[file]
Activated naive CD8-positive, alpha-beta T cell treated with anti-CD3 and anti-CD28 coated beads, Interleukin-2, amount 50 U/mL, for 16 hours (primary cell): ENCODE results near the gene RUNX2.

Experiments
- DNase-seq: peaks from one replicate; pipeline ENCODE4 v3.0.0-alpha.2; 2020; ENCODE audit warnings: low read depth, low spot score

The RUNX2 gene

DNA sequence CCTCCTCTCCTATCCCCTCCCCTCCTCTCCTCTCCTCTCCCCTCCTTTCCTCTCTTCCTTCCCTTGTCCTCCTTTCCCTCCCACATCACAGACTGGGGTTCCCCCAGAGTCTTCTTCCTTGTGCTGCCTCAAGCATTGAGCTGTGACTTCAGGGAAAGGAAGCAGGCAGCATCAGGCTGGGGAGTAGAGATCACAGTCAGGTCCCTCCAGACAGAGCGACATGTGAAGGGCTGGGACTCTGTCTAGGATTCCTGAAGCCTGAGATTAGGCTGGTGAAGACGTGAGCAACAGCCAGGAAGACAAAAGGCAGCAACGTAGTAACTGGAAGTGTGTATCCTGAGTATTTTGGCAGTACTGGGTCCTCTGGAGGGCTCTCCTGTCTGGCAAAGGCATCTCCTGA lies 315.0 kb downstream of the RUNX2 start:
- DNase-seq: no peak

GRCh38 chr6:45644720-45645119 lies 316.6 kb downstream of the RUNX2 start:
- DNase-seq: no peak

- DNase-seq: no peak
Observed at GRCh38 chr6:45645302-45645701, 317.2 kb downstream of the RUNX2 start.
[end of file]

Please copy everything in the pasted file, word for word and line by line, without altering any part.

Activated naive CD8-positive, alpha-beta T cell treated with anti-CD3 and anti-CD28 coated beads, Interleukin-2, amount 50 U/mL, for 16 hours (primary cell): ENCODE results near the gene RUNX2.

Experiments
- DNase-seq: peaks from one replicate; pipeline ENCODE4 v3.0.0-alpha.2; 2020; ENCODE audit warnings: low read depth, low spot score

The RUNX2 gene

DNA sequence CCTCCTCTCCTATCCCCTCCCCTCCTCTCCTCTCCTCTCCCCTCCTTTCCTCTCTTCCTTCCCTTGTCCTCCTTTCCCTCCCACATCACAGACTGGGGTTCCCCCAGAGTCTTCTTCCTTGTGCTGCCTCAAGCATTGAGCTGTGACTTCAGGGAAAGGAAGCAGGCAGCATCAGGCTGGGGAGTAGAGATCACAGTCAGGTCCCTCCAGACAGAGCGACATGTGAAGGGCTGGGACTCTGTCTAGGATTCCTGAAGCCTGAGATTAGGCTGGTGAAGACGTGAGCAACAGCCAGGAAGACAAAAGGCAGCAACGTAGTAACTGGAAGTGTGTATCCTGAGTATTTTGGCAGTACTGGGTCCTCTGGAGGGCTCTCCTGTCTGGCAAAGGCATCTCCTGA lies 315.0 kb downstream of the RUNX2 start:
- DNase-seq: no peak

GRCh38 chr6:45644720-45645119 lies 316.6 kb downstream of the RUNX2 start:
- DNase-seq: no peak

- DNase-seq: no peak
Observed at GRCh38 chr6:45645302-45645701, 317.2 kb downstream of the RUNX2 start.